The latest news on New Hampshire
Mitt Romney, as he did in Iowa, has taken the prize for most candidate television spots run in New Hampshire during the first four days of the new year--7,247 in the three media markets that the Nielsen Co. had monitored going into tomorrow's primary.
For months, those paying close attention to the presidential race have speculated about what role the Internet will play in this election, with the biggest question being whether online popularity will translate into victories at the polls.
On the eve of the primary, polls show the trend lines in both parties.
A new USA Today/Gallup poll shows Barack Obama opening up a double-digit lead over Hillary Clinton in the New Hampshire Democratic primary. Obama was the pick of 41 percent of voters surveyed while Clinton was named by 28 percent and John Edwards by 19 percent. In the GOP poll, John McCain led Mitt Romney by four points.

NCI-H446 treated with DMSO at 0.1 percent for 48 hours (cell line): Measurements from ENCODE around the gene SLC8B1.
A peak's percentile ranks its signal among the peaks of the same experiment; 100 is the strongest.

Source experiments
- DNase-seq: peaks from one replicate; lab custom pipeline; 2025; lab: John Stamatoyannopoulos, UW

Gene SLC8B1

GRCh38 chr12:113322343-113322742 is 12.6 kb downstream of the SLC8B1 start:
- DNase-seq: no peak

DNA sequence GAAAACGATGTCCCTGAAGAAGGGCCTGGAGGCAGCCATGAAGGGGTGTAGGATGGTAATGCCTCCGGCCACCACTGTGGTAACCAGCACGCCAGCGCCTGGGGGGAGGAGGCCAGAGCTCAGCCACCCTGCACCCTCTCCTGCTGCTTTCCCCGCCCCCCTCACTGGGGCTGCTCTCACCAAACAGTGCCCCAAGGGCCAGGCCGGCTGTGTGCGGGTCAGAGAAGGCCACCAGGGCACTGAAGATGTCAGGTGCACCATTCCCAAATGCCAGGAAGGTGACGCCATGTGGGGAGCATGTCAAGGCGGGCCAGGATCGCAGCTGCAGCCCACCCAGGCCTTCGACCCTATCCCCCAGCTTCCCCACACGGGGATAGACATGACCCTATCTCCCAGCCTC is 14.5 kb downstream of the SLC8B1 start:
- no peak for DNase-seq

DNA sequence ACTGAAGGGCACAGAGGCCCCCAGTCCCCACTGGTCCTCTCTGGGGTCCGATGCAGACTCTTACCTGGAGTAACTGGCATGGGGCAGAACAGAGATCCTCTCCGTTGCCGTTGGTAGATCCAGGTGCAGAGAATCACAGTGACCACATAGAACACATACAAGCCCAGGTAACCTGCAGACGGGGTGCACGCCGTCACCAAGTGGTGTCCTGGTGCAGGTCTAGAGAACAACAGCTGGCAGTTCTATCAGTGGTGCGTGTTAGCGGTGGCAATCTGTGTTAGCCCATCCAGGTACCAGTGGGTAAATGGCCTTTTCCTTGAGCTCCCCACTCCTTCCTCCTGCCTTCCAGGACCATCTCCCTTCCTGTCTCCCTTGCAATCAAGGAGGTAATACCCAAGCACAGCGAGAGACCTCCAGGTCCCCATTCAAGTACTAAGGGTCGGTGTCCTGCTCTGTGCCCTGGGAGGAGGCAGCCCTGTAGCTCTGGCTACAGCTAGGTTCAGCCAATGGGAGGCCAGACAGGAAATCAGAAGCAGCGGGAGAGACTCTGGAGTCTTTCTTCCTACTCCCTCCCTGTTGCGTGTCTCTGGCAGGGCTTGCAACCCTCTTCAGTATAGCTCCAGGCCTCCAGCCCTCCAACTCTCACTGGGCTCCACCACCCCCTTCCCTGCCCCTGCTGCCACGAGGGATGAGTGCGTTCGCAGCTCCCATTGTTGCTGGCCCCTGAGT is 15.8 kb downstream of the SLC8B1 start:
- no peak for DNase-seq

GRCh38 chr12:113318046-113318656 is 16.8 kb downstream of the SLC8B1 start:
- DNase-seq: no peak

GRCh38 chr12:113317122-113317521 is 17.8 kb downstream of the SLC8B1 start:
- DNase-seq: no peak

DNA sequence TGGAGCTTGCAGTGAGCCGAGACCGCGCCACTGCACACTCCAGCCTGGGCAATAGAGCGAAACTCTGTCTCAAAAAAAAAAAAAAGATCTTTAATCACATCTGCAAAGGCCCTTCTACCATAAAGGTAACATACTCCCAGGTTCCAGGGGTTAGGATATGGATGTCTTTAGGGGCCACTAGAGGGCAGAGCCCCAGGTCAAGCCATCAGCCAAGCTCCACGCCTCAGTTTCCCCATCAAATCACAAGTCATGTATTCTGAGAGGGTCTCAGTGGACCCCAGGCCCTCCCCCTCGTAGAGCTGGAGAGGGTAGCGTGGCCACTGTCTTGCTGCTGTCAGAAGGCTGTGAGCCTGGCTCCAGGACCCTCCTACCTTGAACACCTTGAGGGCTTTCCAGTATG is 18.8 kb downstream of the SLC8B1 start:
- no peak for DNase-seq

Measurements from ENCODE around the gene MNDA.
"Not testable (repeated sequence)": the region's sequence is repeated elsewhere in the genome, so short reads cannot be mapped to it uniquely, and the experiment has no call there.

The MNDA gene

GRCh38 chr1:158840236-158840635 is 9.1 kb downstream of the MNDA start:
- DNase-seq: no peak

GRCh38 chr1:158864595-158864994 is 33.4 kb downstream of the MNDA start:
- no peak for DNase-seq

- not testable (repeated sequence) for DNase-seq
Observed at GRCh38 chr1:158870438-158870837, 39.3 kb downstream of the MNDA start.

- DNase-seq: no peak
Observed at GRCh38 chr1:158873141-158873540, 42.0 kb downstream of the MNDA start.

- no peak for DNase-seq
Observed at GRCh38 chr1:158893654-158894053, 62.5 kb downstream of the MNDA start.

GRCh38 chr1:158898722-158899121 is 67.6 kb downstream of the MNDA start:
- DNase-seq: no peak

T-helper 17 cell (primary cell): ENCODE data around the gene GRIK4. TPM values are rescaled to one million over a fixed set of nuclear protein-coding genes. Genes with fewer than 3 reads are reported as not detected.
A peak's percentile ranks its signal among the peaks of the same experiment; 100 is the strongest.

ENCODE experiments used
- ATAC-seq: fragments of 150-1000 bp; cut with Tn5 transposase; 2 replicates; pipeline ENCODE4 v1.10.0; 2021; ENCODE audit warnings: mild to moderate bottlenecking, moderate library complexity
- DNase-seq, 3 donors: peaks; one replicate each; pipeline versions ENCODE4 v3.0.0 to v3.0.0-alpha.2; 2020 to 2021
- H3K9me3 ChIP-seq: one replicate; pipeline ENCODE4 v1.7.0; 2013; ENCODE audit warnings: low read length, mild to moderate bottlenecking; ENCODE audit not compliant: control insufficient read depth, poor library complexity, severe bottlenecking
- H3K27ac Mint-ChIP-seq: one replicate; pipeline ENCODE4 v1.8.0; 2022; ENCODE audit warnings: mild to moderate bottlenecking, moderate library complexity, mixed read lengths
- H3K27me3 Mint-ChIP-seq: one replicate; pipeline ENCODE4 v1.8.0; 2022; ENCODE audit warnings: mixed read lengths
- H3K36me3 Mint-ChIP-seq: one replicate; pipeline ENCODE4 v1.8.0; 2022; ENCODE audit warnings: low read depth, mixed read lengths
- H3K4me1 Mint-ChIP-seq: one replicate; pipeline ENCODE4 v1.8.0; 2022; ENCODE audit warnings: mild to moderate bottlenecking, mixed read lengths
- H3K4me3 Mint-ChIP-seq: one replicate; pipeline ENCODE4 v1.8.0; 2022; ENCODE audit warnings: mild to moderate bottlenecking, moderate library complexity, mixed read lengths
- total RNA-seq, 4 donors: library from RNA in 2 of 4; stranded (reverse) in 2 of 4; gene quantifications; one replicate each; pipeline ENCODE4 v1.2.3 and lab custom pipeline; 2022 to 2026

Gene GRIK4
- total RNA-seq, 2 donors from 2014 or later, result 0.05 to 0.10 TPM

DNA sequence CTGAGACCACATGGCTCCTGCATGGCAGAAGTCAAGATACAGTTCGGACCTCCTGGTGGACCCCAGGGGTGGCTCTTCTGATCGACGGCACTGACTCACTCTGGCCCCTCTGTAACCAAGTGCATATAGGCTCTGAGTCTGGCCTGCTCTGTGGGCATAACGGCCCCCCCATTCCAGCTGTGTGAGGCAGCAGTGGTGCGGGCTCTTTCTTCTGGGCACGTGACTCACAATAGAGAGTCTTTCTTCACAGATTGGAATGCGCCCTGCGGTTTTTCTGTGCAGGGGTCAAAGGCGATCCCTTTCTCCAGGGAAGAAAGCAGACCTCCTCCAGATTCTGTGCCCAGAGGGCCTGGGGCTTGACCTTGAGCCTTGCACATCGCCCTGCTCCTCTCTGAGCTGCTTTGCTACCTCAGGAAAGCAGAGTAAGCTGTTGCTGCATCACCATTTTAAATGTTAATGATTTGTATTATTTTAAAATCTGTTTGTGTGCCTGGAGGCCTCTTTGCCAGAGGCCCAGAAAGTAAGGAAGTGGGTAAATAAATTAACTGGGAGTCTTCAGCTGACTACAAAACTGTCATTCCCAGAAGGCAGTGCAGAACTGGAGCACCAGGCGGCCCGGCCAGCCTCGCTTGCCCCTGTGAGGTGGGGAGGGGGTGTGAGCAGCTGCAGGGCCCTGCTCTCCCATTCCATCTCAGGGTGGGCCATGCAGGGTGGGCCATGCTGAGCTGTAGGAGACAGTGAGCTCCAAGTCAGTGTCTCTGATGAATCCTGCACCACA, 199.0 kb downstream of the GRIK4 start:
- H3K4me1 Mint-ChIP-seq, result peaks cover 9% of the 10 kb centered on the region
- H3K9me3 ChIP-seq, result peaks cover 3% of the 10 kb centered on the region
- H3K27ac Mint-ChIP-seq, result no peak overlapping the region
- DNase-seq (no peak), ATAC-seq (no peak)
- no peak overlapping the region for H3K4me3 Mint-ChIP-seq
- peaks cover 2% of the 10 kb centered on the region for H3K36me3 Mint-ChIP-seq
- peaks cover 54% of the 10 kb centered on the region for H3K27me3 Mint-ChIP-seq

Barack Obama and Mike Huckabee may owe a debt to young people for their victories in last night's Iowa caucuses. Youth voter turnout tripled from 2004, with 65,000 people ages 17 through 29 turning out for the caucuses.
On a night of raucous caucusing in Iowa, Democrats rolled the dice and delivered a larger-than-expected, if not shocking, 8-point win for Sen. Barack Obama of Illinois. Obama won with nearly 38 percent of the vote, easily beating out former Sen. John Edwards and Sen. Hillary Clinton, who came in second and third respectively, with 30 and 29 percent of the vote.
Can’t you imagine Sen. John McCain in the General Lee taking on Boss Romney? And will he win New Hampshire? Take our poll.
A new USA Today/Gallup Poll out today shows Hillary Clinton and Barack Obama in a statistical tie in New Hampshire. Both candidates were the picks of 32 percent of voters surveyed; John Edwards came in a distant third, at 18 percent. On the Republican side, John McCain is slowly chipping away at Mitt Romney's lead: Romney now leads McCain by only 7 points, 34 to 27 percent.
Unaffiliated voters can take either party's ballot
Independents—a huge factor in the Granite State—have been key to the success of both senators.